"The Truth (With Jokes)," by Al Franken, [is] a gloomier, more astringent book than his "Lies (and the Lying Liars Who Tell Them)," which came out in 2003. Franken's new one has dark circles under its eyes. "The Truth (With Jokes)" went to press before Katrina and the indictment of Lewis Libby, so it already feels mildly dated; and regular readers of political blogs, which have multiplied exponentially since Franken's last book, may feel a lot of the material here (on John Kerry and his "Swift Boat" attackers, Abu Ghraib, Fox News) has already been hashed to death. But Franken is more wicked than your average blogger."More wicked than your average blogger"? What kind of a standard is that? Isn't the average blogger a rather amiable person, telling stories about the kids, the job, hobbies, sports, and TV? Or does "blogger," as used in the NYT, not actually refer to the tens of millions of bloggers on the planet, but to the set of American political bloggers? That might establish some standard of wickedness so that being more wicked than average would mean something, seeing as there are some real bastards at the front end of that bell curve.
But how wicked is Al Franken? The example the Times offered up as proof wasn't pithy enough for me to want to keep in the block quote. The NYT is really trying to sell us on a book that snarks on the current news in a world where most of the writers who satirize current politics react within minutes after news hits the web. Even later the same day, the story seems stale. If you've waited a day to crack your joke, you're better off finding the next thing to snark about. How can you possibly compete on the long time line of a book?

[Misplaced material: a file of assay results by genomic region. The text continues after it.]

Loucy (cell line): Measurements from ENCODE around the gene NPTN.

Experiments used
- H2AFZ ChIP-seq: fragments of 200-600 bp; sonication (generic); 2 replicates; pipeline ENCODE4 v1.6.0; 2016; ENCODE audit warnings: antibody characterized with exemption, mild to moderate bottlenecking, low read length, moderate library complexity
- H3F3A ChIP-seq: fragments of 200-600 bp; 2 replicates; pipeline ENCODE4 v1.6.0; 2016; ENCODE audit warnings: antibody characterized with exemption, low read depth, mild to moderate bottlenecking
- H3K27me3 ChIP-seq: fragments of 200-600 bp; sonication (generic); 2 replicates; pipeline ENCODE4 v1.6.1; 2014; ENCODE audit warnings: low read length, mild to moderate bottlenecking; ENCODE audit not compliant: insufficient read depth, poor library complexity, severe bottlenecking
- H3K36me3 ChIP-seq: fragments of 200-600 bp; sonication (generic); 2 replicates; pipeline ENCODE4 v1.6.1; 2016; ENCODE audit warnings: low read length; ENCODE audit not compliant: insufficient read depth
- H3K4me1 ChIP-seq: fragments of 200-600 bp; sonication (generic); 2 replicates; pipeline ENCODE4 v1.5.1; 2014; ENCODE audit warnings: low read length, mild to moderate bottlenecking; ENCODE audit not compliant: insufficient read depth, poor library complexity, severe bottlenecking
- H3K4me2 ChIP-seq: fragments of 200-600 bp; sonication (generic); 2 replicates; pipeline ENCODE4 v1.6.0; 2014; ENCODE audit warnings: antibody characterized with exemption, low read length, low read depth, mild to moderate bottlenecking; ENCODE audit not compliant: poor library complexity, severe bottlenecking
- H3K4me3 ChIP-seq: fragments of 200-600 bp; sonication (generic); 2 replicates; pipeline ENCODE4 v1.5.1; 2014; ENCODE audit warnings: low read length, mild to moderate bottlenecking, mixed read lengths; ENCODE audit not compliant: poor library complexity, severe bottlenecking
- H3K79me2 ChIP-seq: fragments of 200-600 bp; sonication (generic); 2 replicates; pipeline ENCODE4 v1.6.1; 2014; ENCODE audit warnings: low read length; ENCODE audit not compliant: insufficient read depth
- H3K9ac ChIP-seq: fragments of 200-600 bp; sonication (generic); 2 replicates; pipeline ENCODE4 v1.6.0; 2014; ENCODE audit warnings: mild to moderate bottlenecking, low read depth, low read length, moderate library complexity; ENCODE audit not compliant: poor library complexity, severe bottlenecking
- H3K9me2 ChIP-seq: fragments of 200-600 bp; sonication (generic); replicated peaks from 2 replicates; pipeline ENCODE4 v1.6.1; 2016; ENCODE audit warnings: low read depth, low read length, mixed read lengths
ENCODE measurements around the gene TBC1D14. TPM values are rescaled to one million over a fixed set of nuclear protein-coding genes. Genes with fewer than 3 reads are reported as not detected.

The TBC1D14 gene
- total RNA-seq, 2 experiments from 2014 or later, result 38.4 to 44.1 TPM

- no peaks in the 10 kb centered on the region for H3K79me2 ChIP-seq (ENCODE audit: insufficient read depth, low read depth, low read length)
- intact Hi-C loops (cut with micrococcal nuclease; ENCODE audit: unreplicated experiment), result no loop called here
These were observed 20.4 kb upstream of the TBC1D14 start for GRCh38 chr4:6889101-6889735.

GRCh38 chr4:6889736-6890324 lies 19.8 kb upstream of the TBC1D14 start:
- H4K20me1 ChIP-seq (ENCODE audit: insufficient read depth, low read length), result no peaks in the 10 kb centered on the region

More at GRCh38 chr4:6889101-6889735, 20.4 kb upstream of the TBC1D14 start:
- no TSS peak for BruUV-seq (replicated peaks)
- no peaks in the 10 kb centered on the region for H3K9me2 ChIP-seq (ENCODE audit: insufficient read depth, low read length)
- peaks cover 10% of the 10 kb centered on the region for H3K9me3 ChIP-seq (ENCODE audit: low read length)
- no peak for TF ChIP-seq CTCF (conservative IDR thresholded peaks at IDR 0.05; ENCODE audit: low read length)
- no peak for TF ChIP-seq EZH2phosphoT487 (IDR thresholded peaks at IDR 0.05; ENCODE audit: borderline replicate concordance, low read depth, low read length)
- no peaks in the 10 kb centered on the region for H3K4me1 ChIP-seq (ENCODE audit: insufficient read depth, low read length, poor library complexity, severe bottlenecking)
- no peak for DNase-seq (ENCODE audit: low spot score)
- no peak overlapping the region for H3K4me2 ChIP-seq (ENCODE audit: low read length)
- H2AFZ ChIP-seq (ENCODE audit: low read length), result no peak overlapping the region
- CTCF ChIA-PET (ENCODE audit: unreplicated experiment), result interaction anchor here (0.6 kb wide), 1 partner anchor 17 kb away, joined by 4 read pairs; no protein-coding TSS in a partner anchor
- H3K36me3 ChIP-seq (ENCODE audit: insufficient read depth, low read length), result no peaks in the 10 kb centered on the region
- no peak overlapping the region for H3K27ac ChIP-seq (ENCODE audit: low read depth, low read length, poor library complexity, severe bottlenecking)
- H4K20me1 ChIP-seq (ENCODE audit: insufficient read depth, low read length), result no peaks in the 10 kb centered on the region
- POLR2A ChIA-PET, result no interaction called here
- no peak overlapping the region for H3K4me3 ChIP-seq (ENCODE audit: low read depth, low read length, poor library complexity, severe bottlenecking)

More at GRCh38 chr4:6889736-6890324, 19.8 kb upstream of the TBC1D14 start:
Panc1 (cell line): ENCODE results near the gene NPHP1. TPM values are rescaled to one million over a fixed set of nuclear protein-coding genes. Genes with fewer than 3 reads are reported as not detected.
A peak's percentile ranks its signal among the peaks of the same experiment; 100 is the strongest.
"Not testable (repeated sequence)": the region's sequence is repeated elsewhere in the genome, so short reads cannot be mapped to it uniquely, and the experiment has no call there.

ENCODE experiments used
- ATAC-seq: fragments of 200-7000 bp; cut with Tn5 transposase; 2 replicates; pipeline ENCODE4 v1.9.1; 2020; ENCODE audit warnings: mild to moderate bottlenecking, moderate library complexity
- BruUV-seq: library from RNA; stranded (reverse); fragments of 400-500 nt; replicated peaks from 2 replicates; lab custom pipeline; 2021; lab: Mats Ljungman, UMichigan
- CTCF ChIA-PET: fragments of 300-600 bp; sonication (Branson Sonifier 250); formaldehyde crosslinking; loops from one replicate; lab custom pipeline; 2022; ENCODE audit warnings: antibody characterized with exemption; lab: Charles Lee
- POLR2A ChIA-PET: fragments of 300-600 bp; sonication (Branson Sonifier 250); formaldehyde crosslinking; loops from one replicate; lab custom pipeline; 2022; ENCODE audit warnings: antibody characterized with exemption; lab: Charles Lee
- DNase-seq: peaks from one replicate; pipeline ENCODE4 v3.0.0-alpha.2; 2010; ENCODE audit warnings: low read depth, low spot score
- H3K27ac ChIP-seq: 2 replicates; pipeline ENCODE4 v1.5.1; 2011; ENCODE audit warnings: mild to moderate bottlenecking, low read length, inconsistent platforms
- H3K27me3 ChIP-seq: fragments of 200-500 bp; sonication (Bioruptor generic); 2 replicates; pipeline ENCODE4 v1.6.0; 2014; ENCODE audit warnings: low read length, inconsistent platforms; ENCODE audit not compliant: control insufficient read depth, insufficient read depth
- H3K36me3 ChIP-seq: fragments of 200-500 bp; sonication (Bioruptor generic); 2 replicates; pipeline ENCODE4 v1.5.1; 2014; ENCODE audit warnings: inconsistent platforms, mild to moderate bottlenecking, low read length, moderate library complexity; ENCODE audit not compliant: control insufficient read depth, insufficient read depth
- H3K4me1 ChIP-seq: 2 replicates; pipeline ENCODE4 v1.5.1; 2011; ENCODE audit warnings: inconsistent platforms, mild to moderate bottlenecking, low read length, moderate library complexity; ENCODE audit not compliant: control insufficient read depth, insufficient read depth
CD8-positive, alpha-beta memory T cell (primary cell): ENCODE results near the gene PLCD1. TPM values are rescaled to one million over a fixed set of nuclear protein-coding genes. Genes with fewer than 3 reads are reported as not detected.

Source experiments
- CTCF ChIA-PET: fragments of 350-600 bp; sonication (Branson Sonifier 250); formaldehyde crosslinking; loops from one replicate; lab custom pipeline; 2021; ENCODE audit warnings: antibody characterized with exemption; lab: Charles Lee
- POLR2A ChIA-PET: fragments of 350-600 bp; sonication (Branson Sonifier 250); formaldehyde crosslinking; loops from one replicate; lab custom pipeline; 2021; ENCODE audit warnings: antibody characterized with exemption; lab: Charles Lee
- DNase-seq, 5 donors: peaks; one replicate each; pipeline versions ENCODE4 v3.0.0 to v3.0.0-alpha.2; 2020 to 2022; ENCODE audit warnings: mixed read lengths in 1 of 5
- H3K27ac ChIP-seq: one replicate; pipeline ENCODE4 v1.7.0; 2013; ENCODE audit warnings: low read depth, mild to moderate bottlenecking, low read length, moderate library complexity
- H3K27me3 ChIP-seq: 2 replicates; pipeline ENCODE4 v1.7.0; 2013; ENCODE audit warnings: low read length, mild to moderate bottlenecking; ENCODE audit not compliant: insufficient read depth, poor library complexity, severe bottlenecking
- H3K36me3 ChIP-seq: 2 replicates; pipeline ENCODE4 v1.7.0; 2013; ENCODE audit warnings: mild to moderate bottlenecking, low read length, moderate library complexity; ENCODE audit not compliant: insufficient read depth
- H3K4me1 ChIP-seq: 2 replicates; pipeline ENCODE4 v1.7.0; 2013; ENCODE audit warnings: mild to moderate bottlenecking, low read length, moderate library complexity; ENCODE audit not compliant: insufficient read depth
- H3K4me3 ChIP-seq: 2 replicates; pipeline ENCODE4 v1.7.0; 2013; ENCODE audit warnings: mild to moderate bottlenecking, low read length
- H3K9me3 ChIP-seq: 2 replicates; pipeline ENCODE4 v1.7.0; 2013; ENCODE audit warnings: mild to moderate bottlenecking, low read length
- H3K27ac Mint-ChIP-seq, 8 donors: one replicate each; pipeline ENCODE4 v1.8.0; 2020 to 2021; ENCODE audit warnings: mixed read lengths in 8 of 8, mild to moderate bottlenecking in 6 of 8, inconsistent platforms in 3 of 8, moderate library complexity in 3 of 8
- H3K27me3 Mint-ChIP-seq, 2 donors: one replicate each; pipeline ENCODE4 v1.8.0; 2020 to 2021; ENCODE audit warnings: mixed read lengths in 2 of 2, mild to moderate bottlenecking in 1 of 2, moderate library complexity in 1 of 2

There are at least two good reason for books like this to exist, however.
1. You go to the bookstore. You see the bookcover. You feel: this expresses something. You buy it and voila: this expresses something about me.
2. Look at the damned calendar. It's a Christmas present! For that political friend or family member of yours. Oh, Josh will like this. He's a political junkie.